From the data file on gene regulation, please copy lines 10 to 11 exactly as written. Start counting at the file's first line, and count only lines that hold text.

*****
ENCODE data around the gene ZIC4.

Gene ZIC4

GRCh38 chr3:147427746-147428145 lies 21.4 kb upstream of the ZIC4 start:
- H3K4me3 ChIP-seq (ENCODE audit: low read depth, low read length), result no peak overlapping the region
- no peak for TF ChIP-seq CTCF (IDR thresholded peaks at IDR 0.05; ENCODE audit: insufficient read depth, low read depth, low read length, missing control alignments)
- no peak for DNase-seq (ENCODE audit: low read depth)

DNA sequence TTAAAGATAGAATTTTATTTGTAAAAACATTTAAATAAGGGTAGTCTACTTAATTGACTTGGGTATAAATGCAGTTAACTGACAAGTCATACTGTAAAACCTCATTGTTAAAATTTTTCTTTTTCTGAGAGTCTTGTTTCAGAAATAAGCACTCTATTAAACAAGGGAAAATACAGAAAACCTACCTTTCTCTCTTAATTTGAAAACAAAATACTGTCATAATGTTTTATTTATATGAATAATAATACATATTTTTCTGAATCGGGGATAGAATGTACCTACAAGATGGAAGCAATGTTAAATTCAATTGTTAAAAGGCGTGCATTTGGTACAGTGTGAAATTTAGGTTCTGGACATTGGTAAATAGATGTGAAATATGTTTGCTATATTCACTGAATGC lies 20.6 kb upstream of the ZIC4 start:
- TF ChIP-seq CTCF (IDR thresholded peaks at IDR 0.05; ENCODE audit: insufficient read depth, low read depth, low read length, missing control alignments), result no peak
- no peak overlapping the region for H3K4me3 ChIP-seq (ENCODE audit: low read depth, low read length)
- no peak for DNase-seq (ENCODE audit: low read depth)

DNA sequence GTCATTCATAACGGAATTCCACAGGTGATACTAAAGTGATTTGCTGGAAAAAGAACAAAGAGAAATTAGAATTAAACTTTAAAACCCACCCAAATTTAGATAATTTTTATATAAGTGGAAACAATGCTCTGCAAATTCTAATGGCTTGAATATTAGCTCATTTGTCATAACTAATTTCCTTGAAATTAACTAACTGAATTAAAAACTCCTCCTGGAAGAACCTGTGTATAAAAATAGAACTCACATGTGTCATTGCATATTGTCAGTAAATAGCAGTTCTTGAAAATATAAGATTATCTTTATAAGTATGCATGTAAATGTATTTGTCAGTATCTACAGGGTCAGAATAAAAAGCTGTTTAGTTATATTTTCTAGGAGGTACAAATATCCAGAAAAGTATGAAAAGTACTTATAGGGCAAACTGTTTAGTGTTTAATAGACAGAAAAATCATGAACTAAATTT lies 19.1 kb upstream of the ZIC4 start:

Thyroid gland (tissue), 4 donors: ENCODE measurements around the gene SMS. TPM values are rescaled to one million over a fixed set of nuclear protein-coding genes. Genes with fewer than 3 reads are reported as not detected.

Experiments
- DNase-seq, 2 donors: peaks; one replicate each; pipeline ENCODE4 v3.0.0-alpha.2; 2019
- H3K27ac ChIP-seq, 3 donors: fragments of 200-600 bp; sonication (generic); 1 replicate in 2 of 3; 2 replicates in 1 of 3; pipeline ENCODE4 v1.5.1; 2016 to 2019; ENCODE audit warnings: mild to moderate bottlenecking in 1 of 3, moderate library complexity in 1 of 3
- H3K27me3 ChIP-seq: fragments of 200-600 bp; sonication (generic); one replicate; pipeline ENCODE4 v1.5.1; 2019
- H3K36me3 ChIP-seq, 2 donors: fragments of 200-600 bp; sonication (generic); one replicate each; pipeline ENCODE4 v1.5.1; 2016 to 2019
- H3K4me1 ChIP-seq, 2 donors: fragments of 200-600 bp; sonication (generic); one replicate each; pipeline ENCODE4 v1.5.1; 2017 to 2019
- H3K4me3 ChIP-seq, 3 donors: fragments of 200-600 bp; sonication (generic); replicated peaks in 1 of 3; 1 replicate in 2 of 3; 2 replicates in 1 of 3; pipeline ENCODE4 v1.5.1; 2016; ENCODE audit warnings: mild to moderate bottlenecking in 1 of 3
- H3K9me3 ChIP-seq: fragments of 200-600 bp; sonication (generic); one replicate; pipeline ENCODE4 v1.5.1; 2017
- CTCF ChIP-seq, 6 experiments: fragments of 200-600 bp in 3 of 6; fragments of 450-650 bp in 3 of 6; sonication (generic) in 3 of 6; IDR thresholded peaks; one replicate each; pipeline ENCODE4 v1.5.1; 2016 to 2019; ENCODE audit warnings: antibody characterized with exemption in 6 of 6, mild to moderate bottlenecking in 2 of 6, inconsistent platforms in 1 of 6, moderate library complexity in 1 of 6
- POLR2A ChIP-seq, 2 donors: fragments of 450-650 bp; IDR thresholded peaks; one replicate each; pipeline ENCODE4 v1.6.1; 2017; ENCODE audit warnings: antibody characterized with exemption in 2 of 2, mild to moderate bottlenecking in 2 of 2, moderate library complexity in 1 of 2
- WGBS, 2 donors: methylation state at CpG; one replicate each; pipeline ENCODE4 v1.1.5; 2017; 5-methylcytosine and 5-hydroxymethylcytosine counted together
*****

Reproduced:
- no peak for DNase-seq (ENCODE audit: low read depth)

DNA sequence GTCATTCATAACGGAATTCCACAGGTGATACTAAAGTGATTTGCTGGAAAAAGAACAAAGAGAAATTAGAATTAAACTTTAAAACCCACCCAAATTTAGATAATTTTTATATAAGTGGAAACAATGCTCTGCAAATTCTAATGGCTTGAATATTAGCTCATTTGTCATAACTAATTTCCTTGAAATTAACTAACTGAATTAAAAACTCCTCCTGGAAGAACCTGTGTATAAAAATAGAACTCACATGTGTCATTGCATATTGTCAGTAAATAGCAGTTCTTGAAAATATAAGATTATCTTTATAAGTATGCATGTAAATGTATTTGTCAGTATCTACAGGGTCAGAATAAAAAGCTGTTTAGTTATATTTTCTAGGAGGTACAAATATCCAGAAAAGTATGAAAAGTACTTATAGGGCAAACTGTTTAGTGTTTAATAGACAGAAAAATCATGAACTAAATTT lies 19.1 kb upstream of the ZIC4 start: